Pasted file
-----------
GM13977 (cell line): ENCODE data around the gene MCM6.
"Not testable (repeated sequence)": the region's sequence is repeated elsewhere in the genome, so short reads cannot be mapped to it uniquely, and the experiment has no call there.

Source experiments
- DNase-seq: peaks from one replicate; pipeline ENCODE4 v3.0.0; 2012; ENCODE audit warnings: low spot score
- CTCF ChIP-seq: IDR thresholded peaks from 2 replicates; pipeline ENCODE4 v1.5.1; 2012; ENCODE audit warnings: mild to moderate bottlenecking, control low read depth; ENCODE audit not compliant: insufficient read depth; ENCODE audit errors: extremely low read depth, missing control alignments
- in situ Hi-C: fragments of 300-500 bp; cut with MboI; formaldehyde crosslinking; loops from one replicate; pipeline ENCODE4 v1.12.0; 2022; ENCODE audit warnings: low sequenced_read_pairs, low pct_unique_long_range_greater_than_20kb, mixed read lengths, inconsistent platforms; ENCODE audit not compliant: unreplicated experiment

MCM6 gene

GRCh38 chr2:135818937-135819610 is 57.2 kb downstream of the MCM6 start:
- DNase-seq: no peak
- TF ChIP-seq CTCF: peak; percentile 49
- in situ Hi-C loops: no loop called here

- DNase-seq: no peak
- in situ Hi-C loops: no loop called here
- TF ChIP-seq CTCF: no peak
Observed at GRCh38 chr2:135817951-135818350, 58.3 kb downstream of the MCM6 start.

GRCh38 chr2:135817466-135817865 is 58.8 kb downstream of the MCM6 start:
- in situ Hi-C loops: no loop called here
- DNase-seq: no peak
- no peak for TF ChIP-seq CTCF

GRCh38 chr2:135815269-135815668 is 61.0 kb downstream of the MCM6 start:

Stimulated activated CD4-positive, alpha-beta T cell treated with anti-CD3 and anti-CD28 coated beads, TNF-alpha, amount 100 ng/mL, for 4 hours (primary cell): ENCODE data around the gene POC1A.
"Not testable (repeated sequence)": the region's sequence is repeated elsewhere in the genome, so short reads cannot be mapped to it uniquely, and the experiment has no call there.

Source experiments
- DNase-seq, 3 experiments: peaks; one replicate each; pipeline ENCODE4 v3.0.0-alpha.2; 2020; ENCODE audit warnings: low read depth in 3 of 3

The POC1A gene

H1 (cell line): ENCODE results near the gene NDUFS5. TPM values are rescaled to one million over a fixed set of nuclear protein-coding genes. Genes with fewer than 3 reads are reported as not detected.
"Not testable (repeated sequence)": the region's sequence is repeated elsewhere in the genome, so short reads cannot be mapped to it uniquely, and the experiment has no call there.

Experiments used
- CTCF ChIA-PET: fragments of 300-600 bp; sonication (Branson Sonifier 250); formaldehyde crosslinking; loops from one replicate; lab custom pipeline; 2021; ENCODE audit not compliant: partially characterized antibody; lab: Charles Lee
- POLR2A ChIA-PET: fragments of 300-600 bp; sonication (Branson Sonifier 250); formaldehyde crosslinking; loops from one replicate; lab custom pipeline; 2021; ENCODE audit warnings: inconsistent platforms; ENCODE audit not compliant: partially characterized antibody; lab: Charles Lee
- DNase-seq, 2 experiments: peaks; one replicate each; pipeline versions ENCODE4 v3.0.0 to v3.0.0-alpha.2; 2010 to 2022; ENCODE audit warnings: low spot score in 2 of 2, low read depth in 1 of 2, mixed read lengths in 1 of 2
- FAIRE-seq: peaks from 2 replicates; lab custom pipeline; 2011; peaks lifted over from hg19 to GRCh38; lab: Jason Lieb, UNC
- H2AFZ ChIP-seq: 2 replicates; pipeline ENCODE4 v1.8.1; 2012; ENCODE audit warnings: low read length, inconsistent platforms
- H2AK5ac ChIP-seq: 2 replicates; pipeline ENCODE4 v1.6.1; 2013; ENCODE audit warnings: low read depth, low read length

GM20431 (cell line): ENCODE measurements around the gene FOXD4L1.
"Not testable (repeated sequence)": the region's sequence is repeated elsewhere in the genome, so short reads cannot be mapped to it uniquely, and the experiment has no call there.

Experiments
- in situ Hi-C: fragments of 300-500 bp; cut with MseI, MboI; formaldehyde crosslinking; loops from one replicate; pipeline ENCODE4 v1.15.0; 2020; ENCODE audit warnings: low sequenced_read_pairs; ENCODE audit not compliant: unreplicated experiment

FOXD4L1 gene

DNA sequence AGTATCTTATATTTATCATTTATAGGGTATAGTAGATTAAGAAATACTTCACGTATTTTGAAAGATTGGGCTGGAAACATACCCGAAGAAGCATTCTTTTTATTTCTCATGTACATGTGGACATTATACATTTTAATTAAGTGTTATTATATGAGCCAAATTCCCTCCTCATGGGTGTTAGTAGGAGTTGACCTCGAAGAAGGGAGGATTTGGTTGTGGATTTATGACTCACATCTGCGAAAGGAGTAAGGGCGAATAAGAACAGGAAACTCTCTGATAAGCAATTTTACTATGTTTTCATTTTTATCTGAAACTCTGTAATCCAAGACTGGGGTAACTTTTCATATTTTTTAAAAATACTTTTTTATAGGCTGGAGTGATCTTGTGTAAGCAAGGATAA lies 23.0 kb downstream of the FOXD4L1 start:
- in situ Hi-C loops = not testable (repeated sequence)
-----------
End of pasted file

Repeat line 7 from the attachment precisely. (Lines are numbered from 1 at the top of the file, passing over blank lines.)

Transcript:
MCM6 gene